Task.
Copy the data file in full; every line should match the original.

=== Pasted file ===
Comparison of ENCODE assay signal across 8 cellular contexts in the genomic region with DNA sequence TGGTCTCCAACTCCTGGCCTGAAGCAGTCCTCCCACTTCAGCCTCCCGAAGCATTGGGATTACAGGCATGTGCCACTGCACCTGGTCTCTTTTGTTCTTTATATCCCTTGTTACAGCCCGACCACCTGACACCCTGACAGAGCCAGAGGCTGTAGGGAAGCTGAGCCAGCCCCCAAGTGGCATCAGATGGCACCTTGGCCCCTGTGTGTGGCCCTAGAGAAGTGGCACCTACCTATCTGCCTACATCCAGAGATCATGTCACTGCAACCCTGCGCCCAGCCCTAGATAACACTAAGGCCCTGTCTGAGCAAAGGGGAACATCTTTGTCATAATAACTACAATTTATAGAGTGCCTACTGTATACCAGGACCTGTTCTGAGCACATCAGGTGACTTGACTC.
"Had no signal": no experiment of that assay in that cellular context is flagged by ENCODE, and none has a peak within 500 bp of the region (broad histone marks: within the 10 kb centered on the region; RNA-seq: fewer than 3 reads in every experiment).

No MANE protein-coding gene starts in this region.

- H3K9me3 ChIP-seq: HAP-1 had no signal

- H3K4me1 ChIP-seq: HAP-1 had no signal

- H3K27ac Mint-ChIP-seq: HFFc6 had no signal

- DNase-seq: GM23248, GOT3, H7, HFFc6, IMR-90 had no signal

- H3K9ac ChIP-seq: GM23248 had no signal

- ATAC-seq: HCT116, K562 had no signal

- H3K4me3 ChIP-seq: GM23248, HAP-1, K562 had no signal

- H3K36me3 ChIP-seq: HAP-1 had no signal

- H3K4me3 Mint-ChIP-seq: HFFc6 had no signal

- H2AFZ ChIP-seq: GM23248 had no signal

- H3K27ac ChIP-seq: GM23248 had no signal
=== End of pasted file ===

Comparison of ENCODE assay signal across 8 cellular contexts in the genomic region with DNA sequence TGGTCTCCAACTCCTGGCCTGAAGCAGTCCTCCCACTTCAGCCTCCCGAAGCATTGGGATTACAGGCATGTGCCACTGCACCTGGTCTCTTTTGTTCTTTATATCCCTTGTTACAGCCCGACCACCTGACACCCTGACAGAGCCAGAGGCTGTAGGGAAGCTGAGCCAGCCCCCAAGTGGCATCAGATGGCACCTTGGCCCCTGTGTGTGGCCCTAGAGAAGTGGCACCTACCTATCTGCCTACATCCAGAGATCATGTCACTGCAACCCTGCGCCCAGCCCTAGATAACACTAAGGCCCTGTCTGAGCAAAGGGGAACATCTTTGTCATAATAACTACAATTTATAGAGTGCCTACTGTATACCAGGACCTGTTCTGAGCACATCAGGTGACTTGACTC.
"Had no signal": no experiment of that assay in that cellular context is flagged by ENCODE, and none has a peak within 500 bp of the region (broad histone marks: within the 10 kb centered on the region; RNA-seq: fewer than 3 reads in every experiment).

No MANE protein-coding gene starts in this region.

- H3K9me3 ChIP-seq: HAP-1 had no signal

- H3K4me1 ChIP-seq: HAP-1 had no signal

- H3K27ac Mint-ChIP-seq: HFFc6 had no signal

- DNase-seq: GM23248, GOT3, H7, HFFc6, IMR-90 had no signal

- H3K9ac ChIP-seq: GM23248 had no signal

- ATAC-seq: HCT116, K562 had no signal

- H3K4me3 ChIP-seq: GM23248, HAP-1, K562 had no signal

- H3K36me3 ChIP-seq: HAP-1 had no signal

- H3K4me3 Mint-ChIP-seq: HFFc6 had no signal

- H2AFZ ChIP-seq: GM23248 had no signal

- H3K27ac ChIP-seq: GM23248 had no signal